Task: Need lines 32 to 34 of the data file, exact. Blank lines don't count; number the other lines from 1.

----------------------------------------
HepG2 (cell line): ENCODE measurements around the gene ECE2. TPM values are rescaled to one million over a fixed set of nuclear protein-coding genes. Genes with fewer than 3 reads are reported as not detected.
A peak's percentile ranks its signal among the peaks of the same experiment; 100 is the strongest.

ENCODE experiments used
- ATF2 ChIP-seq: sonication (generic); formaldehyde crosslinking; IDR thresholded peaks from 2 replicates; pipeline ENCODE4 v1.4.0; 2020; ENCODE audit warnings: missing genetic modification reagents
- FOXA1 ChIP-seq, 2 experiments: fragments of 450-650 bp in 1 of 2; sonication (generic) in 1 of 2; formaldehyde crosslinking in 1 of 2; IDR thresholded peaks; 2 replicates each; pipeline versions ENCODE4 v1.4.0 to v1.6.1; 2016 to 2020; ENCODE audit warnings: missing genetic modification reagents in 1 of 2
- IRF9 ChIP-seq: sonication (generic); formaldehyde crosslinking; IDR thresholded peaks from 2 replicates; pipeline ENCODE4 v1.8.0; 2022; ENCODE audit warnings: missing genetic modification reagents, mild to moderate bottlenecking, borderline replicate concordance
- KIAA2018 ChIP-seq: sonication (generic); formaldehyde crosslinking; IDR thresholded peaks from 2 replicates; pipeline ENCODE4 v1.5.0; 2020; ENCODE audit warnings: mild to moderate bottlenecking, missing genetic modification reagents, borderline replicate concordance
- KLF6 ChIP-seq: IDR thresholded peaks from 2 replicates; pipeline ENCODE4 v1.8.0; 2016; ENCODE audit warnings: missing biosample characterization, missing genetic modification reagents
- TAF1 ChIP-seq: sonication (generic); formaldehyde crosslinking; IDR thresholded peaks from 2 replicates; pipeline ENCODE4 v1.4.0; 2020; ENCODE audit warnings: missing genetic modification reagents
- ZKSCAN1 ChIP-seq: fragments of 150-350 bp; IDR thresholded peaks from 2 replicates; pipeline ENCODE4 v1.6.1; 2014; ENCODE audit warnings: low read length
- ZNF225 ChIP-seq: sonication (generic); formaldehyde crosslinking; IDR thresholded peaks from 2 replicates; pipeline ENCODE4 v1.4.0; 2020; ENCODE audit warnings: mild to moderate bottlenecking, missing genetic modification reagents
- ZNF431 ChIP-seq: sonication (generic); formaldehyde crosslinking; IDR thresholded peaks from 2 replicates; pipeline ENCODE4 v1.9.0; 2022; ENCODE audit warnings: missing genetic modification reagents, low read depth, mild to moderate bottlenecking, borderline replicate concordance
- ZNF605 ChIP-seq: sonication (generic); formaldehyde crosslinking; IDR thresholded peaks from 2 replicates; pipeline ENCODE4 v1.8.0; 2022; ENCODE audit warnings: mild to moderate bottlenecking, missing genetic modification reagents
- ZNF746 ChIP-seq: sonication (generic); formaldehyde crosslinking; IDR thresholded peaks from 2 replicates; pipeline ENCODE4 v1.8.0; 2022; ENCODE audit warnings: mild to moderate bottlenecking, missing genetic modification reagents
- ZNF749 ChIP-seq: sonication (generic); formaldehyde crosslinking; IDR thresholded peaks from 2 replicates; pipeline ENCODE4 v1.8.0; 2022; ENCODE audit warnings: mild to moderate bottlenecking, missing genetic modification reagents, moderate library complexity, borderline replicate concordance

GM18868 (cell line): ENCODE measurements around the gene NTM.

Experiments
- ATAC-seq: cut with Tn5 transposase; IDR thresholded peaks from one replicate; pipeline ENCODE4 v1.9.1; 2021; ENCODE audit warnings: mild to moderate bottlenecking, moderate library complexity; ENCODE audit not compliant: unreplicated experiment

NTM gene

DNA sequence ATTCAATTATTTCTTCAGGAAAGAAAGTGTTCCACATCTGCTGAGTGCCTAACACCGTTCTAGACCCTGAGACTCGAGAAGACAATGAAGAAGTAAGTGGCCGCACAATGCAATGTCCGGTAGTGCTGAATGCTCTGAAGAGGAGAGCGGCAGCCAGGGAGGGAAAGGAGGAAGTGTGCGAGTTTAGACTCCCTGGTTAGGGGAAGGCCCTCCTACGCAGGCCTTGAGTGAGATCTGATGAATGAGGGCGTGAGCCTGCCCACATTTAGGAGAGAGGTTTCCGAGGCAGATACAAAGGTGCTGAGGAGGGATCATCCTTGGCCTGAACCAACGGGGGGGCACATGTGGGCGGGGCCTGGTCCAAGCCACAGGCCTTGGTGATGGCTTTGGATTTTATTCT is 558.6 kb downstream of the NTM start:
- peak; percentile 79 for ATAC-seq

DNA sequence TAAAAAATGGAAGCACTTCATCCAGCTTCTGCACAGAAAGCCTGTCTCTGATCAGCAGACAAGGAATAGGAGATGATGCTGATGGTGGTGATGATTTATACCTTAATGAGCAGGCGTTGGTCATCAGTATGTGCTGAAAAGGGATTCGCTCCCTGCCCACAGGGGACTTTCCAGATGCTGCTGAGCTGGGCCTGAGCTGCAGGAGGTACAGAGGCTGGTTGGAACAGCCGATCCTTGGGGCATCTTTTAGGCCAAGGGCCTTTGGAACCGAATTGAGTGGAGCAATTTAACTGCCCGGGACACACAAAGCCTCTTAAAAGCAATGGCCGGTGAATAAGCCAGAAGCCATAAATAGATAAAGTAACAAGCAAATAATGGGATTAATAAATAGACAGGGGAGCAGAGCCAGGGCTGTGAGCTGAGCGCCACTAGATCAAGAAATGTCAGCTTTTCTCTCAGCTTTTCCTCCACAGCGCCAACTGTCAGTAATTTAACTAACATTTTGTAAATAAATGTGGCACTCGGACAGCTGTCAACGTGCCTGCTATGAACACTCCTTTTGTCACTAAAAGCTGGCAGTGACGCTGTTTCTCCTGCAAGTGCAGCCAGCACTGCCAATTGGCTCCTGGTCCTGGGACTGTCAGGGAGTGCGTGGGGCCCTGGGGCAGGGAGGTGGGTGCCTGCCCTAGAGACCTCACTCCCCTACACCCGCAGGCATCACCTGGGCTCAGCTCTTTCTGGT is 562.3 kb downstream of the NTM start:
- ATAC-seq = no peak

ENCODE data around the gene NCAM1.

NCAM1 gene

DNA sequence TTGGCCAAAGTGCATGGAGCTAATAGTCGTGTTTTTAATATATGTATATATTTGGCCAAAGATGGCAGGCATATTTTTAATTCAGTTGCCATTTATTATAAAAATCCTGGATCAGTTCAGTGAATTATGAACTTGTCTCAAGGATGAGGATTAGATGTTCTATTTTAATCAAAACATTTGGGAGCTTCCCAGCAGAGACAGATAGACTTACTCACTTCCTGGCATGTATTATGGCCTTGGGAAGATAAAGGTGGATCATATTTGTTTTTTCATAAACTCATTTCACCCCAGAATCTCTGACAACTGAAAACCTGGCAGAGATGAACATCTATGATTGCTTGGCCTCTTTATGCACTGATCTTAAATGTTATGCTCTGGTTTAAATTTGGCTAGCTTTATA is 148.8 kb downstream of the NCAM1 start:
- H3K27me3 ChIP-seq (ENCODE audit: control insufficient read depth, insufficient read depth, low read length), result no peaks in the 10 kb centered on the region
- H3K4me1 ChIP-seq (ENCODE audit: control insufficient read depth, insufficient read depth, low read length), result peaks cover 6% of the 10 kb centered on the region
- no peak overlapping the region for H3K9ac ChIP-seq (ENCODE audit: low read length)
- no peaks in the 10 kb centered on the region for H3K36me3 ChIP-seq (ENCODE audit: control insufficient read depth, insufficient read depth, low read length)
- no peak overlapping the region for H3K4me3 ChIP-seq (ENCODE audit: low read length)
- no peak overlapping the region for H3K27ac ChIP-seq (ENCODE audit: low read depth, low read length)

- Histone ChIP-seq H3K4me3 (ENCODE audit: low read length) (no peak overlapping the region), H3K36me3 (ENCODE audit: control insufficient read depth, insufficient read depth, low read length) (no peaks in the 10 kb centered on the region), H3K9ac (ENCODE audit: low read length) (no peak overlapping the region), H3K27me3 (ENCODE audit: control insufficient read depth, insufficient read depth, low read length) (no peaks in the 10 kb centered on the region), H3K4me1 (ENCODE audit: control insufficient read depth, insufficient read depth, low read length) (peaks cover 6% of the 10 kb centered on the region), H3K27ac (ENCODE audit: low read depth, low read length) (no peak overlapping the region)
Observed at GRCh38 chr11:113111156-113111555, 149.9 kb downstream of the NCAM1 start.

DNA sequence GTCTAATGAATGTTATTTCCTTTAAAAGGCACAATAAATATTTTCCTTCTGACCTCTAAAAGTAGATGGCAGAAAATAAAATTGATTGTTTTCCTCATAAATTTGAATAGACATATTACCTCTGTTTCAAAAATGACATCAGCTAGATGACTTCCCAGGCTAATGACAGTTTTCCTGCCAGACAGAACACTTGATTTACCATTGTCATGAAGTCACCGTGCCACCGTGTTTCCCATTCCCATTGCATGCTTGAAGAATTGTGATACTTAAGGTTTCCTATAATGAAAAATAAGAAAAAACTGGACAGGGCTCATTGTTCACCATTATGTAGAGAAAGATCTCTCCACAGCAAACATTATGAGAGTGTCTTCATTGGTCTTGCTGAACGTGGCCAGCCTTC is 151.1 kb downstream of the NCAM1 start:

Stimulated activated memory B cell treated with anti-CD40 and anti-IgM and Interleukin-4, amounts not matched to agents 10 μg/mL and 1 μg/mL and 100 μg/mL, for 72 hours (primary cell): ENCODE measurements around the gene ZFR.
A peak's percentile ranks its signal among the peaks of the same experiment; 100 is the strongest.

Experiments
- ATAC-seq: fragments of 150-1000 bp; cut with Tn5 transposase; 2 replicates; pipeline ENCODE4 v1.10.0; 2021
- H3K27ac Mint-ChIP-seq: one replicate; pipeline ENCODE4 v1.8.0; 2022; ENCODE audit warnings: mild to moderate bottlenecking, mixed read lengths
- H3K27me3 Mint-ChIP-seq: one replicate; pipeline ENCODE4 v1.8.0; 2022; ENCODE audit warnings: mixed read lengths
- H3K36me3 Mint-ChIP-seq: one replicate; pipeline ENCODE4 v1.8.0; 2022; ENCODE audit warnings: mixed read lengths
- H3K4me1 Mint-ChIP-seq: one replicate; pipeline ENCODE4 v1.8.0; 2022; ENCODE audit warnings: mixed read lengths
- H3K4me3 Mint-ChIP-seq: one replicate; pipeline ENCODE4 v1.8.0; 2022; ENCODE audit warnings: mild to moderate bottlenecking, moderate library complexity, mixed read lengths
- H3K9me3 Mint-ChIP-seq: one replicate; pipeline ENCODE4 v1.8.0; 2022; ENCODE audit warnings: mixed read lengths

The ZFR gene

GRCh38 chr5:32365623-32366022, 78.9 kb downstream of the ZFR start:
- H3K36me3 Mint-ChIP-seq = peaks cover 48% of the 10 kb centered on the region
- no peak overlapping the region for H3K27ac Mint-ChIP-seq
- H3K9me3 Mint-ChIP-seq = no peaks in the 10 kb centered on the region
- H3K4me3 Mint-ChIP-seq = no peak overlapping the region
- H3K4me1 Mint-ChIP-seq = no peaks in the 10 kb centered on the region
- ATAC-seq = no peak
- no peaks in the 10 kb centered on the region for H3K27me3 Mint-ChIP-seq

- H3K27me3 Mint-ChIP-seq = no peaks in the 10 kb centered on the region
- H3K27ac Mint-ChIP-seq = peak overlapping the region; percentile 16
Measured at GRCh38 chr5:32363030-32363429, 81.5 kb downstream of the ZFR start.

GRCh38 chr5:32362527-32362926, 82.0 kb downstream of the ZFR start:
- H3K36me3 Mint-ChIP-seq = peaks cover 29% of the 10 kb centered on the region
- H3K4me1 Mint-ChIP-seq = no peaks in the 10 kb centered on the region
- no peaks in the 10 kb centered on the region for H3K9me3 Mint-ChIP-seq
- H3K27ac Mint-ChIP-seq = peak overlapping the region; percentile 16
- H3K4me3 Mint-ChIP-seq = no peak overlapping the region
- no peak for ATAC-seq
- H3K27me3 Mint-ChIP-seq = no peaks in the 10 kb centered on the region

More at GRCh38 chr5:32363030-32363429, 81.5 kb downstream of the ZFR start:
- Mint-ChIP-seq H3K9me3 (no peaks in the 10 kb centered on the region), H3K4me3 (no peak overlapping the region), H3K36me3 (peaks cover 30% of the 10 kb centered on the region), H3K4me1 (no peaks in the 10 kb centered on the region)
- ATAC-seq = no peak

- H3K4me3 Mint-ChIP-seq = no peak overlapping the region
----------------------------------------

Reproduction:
- no peak overlapping the region for H3K27ac ChIP-seq (ENCODE audit: low read depth, low read length)

- Histone ChIP-seq H3K4me3 (ENCODE audit: low read length) (no peak overlapping the region), H3K36me3 (ENCODE audit: control insufficient read depth, insufficient read depth, low read length) (no peaks in the 10 kb centered on the region), H3K9ac (ENCODE audit: low read length) (no peak overlapping the region), H3K27me3 (ENCODE audit: control insufficient read depth, insufficient read depth, low read length) (no peaks in the 10 kb centered on the region), H3K4me1 (ENCODE audit: control insufficient read depth, insufficient read depth, low read length) (peaks cover 6% of the 10 kb centered on the region), H3K27ac (ENCODE audit: low read depth, low read length) (no peak overlapping the region)
Observed at GRCh38 chr11:113111156-113111555, 149.9 kb downstream of the NCAM1 start.